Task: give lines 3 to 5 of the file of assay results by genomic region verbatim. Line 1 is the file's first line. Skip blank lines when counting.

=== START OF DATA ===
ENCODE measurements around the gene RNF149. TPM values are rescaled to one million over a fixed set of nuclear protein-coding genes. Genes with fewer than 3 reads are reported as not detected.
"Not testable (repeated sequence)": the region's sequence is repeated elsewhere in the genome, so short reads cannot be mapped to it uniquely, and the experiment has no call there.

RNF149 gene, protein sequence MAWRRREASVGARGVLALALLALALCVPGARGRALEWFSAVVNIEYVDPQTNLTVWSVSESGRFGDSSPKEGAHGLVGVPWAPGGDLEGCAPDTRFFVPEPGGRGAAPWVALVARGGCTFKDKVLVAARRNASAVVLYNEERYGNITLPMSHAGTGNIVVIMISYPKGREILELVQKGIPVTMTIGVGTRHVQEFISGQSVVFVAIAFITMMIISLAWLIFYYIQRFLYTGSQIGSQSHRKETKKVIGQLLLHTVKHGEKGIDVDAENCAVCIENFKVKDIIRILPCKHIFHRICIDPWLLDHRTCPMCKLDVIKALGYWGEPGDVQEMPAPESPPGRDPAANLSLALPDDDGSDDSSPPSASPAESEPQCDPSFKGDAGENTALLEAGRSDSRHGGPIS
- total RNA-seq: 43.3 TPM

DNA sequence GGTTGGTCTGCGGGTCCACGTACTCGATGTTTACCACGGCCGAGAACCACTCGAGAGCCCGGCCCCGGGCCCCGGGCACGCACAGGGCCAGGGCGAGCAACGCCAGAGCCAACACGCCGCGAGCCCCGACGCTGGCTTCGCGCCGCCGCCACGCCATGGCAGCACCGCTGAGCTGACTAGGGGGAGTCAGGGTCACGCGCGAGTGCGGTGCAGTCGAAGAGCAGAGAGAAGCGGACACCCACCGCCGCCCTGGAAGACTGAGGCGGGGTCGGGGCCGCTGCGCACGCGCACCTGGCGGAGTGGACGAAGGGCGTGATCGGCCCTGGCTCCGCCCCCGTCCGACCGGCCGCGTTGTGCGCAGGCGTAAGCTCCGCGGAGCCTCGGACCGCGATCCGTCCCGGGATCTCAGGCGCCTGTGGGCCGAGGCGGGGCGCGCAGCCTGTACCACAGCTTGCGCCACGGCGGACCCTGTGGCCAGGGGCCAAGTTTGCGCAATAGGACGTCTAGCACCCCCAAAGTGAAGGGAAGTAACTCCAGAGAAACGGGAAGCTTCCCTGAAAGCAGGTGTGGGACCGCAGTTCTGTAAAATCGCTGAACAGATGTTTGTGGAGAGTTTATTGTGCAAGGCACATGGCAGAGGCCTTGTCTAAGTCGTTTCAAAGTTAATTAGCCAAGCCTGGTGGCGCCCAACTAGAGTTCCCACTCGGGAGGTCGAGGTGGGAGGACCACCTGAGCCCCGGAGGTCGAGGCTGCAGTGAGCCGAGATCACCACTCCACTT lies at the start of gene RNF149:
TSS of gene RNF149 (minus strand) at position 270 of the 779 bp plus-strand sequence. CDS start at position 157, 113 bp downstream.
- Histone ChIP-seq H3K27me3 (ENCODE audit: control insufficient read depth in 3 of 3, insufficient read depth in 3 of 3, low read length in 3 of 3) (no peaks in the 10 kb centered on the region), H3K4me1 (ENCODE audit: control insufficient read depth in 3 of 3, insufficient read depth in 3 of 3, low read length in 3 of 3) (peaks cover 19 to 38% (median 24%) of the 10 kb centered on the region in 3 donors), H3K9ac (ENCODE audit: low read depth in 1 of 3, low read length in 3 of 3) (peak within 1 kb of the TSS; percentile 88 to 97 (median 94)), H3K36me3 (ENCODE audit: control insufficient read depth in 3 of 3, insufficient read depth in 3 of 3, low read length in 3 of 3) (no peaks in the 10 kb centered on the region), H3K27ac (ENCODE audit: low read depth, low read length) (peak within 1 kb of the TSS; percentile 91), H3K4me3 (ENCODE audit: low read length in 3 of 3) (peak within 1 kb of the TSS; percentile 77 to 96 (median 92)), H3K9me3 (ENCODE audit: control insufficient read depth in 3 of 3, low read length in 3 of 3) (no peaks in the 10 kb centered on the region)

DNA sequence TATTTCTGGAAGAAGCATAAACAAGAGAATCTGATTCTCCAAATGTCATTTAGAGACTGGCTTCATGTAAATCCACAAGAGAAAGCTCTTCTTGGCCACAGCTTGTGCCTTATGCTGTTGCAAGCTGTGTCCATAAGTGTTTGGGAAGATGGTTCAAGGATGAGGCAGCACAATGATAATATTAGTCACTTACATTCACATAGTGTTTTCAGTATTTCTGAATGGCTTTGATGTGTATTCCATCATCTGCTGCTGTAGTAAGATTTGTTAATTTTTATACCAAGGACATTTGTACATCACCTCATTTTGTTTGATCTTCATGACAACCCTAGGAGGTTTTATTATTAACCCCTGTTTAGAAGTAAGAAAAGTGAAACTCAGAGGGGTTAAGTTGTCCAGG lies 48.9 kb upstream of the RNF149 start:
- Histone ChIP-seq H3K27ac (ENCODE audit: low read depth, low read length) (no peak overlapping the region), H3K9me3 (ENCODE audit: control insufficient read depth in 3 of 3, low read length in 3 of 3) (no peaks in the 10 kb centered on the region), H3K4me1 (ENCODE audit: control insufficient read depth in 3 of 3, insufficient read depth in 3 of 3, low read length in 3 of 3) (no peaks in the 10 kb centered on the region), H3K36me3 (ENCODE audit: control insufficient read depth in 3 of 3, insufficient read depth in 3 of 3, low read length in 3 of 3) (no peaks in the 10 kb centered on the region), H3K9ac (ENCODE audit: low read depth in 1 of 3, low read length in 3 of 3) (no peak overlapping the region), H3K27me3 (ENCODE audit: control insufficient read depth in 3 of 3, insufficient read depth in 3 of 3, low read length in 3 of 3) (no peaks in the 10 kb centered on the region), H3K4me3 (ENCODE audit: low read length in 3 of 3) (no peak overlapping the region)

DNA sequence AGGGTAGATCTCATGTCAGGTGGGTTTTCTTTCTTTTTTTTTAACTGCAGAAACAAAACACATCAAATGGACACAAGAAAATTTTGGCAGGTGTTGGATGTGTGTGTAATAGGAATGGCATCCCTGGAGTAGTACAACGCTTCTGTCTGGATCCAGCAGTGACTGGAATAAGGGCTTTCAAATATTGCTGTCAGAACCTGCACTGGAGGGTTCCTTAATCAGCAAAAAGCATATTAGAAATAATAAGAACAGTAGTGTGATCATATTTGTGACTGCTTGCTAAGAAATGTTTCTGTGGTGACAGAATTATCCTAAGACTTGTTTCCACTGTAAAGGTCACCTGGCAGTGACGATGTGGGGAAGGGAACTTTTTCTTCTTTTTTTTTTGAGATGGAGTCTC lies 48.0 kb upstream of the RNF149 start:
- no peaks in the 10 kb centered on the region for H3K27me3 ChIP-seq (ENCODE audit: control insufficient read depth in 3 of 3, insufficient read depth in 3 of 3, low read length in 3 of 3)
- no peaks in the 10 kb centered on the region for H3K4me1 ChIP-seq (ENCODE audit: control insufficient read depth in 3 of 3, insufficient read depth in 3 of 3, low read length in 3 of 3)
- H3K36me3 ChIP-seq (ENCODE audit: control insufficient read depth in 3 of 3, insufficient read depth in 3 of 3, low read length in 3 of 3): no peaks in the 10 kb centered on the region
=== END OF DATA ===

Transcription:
RNF149 gene, protein sequence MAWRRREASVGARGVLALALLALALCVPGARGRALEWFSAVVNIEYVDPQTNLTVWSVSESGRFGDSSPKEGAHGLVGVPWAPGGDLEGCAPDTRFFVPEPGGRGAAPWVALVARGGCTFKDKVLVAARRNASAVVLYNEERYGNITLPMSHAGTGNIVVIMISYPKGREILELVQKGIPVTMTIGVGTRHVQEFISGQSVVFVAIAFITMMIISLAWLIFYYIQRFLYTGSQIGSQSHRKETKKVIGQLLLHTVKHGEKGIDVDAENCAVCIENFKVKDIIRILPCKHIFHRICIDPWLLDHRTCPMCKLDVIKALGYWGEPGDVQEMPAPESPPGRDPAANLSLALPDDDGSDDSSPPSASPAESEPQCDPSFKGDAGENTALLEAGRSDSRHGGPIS
- total RNA-seq: 43.3 TPM

DNA sequence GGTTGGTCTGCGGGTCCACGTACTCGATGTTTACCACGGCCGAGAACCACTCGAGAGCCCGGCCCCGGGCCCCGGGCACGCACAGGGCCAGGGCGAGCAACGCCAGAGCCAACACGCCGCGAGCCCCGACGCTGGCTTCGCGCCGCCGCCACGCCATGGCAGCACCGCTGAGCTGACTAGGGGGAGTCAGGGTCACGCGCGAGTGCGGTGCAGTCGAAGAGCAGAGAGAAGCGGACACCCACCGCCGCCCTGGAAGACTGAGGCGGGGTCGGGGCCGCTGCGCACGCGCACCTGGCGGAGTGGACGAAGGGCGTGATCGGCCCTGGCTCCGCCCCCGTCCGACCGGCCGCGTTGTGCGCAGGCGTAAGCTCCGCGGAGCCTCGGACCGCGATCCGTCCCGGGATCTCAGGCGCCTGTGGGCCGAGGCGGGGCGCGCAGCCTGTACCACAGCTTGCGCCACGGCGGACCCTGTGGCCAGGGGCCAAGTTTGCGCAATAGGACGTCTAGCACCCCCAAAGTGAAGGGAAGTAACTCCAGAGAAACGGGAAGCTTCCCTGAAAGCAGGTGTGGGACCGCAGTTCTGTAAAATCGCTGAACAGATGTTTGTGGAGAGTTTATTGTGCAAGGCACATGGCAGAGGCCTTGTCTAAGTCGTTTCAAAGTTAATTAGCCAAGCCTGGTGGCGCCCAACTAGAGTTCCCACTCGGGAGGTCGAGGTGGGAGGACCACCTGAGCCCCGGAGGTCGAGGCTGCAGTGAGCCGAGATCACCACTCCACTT lies at the start of gene RNF149: